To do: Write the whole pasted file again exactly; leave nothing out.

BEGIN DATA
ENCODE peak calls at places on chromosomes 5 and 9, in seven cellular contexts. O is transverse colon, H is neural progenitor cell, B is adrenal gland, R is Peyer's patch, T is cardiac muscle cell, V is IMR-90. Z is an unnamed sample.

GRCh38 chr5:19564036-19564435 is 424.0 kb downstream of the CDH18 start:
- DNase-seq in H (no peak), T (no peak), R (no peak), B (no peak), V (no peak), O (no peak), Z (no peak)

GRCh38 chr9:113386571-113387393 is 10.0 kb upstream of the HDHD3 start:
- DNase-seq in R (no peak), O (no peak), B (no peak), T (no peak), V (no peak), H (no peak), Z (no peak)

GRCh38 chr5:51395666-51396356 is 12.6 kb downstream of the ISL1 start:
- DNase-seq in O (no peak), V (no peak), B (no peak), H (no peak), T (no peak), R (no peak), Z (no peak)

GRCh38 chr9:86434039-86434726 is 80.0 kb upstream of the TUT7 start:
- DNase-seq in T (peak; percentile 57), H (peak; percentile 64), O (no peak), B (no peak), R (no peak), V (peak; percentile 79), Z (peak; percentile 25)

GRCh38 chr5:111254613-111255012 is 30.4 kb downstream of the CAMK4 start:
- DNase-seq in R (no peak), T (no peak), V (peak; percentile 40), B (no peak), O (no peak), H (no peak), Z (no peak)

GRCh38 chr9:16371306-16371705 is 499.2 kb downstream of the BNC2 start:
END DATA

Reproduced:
ENCODE peak calls at places on chromosomes 5 and 9, in seven cellular contexts. O is transverse colon, H is neural progenitor cell, B is adrenal gland, R is Peyer's patch, T is cardiac muscle cell, V is IMR-90. Z is an unnamed sample.

GRCh38 chr5:19564036-19564435 is 424.0 kb downstream of the CDH18 start:
- DNase-seq in H (no peak), T (no peak), R (no peak), B (no peak), V (no peak), O (no peak), Z (no peak)

GRCh38 chr9:113386571-113387393 is 10.0 kb upstream of the HDHD3 start:
- DNase-seq in R (no peak), O (no peak), B (no peak), T (no peak), V (no peak), H (no peak), Z (no peak)

GRCh38 chr5:51395666-51396356 is 12.6 kb downstream of the ISL1 start:
- DNase-seq in O (no peak), V (no peak), B (no peak), H (no peak), T (no peak), R (no peak), Z (no peak)

GRCh38 chr9:86434039-86434726 is 80.0 kb upstream of the TUT7 start:
- DNase-seq in T (peak; percentile 57), H (peak; percentile 64), O (no peak), B (no peak), R (no peak), V (peak; percentile 79), Z (peak; percentile 25)

GRCh38 chr5:111254613-111255012 is 30.4 kb downstream of the CAMK4 start:
- DNase-seq in R (no peak), T (no peak), V (peak; percentile 40), B (no peak), O (no peak), H (no peak), Z (no peak)

GRCh38 chr9:16371306-16371705 is 499.2 kb downstream of the BNC2 start: